No cut is a direct match for the cabochon. With its arched dome, the cabochon is one of the oldest and most efficient ways to cut and polish a gemstone. Its shape offers protection against chipping, and — while showing off colours to the greatest advantage — the cut also preserves most of the original weight of the rough stone.
Cabochons can be cut in different heights, with variations on the cut to include subtle edges or curves on the crown of the gemstones, known as sugarloaf-cuts. However, in the case of the sapphire ring sold at Sotheby’s, the stunning blue of the sapphire mandated a classic cabochon, surrounded by a trimming of diamonds.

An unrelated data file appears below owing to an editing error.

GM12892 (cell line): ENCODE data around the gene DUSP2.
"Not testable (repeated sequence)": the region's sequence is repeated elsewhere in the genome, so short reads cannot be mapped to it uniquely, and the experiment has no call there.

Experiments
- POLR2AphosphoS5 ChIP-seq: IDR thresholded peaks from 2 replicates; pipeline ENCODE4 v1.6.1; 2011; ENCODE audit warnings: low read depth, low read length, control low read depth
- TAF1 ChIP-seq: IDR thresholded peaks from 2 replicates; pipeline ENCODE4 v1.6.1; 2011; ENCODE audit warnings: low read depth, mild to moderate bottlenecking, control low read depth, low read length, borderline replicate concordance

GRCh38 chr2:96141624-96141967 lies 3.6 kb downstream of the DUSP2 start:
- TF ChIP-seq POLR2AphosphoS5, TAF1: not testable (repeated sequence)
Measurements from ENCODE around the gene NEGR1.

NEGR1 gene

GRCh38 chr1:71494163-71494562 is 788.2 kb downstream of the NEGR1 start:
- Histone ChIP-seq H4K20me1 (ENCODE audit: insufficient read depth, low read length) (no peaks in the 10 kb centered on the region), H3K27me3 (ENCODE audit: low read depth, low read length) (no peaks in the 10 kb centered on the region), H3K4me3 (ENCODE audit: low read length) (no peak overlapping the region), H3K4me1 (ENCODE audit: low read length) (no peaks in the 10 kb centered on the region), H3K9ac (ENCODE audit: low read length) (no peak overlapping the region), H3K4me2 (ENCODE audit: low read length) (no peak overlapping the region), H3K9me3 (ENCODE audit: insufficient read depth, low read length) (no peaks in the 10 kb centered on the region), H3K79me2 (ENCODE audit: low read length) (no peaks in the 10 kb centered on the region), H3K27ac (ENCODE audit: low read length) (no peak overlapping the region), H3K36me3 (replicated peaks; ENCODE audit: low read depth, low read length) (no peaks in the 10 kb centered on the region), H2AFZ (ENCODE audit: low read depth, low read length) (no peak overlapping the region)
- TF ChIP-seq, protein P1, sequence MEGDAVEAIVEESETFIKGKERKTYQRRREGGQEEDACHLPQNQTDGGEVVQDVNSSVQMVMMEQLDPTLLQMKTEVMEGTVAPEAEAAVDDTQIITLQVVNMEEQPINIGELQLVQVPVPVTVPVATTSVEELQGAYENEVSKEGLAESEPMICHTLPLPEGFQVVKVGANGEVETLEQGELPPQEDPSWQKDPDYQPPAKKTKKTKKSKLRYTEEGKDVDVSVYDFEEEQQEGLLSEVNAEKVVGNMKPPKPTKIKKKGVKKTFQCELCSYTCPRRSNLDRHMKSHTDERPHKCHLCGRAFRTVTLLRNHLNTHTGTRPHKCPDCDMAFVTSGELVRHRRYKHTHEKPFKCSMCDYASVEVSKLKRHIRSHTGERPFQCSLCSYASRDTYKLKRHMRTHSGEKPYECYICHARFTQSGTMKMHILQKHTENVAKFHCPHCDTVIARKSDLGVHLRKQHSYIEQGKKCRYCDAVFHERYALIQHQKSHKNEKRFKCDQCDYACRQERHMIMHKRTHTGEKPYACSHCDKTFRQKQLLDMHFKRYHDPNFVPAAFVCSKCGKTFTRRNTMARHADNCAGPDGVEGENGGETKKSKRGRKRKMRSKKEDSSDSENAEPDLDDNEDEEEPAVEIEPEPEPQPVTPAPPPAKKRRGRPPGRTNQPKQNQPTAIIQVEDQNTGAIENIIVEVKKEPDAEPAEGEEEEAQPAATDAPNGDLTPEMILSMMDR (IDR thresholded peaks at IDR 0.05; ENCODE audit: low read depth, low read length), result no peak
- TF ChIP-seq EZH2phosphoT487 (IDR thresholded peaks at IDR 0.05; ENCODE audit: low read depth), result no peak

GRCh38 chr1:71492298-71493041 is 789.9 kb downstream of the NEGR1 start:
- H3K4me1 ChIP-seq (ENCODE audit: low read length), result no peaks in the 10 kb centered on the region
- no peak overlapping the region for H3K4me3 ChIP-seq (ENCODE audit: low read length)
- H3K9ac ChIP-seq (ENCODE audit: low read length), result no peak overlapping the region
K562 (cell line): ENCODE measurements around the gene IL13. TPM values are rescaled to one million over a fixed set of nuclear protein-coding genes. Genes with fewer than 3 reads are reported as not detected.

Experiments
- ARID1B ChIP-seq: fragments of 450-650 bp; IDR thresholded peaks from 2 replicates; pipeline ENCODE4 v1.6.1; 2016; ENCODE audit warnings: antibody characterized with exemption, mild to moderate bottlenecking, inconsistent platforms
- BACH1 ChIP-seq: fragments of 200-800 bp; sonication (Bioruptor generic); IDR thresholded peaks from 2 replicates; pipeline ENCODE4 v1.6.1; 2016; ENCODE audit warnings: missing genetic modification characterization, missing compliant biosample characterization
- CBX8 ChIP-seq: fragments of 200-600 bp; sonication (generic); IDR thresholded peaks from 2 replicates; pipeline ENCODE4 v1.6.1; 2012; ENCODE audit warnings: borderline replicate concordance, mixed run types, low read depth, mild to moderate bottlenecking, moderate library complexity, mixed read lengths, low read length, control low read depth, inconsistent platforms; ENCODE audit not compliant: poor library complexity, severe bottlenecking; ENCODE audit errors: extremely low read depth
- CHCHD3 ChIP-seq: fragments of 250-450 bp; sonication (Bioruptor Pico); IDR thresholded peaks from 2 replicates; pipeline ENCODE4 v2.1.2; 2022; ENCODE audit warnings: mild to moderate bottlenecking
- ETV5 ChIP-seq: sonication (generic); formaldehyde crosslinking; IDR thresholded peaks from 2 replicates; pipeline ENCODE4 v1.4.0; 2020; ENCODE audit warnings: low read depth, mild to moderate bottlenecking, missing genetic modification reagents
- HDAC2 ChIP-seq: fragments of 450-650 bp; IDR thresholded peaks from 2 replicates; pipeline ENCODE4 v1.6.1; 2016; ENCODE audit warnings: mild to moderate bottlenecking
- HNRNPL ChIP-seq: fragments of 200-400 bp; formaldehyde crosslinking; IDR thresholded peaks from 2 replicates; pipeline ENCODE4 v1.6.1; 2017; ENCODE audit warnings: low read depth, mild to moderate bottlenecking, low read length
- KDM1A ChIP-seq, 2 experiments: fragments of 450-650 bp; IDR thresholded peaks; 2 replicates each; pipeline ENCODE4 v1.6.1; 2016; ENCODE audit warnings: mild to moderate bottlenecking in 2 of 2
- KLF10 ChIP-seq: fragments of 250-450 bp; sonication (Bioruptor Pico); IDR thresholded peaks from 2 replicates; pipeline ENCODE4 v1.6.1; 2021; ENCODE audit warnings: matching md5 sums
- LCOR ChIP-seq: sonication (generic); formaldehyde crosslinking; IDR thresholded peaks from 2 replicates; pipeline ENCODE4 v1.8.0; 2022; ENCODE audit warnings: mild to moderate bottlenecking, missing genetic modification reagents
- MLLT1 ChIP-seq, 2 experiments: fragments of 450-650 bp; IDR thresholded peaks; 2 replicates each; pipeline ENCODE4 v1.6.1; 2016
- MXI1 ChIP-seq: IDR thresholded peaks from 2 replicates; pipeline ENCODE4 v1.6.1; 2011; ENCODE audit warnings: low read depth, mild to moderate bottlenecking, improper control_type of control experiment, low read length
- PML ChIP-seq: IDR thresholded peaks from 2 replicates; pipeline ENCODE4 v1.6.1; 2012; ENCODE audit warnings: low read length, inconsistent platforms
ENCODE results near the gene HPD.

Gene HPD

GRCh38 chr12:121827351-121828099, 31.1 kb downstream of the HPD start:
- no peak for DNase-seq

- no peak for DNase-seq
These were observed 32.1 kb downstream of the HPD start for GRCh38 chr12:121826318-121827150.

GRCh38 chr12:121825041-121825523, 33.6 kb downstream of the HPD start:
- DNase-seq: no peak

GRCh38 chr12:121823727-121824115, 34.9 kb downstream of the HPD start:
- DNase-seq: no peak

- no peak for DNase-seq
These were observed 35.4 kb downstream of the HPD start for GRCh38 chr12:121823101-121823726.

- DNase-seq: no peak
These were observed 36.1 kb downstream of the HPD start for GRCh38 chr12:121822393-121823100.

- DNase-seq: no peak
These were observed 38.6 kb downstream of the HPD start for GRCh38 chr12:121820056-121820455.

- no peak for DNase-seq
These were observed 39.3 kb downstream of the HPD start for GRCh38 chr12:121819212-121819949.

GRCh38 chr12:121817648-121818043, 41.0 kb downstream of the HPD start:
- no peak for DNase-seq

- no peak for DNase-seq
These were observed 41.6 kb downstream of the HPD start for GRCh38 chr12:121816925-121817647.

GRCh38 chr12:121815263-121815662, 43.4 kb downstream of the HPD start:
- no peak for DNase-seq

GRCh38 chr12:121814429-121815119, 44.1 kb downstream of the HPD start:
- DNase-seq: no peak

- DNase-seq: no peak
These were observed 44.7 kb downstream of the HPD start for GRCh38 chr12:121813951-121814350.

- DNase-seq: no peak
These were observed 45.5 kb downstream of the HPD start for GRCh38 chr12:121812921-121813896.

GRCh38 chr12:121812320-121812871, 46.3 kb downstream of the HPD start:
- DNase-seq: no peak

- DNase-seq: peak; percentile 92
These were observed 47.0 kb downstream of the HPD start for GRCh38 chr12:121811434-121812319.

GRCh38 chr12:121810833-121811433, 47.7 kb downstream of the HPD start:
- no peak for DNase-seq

Of the four classic gemstones — diamonds, rubies, emeralds, and sapphires — the emerald is without a doubt one that benefits the most from a cabochon cut. The domed arch displays the “jardin” of the emerald to a great advantage. The garden of inclusions can best be appreciated through a polished surface without facets.
Cabochon is a French word originating from the Latin word “cabo”, which means head, but it can be either round or oval in silhouette. Lynne Jewellery’s 18K white gold ring set with 102 diamonds (a total of 2.93 carats) showcases a natural untreated oval Burma jadeite cabochon. Moraglione and Sartoro Jewelry are both on a democratic mission for making fine jewellery accessible. Both companies use doublets and triplets, which are ingenious ways to add size to gemstone-set jewellery without it costing a fortune.
The classic way to achieve that is to back cabochon-cut slices of gemstones with either mother-of-pearl or clear quartz (rock crystal).
Image opener: I Love You Flower moonstone ring, DILYS’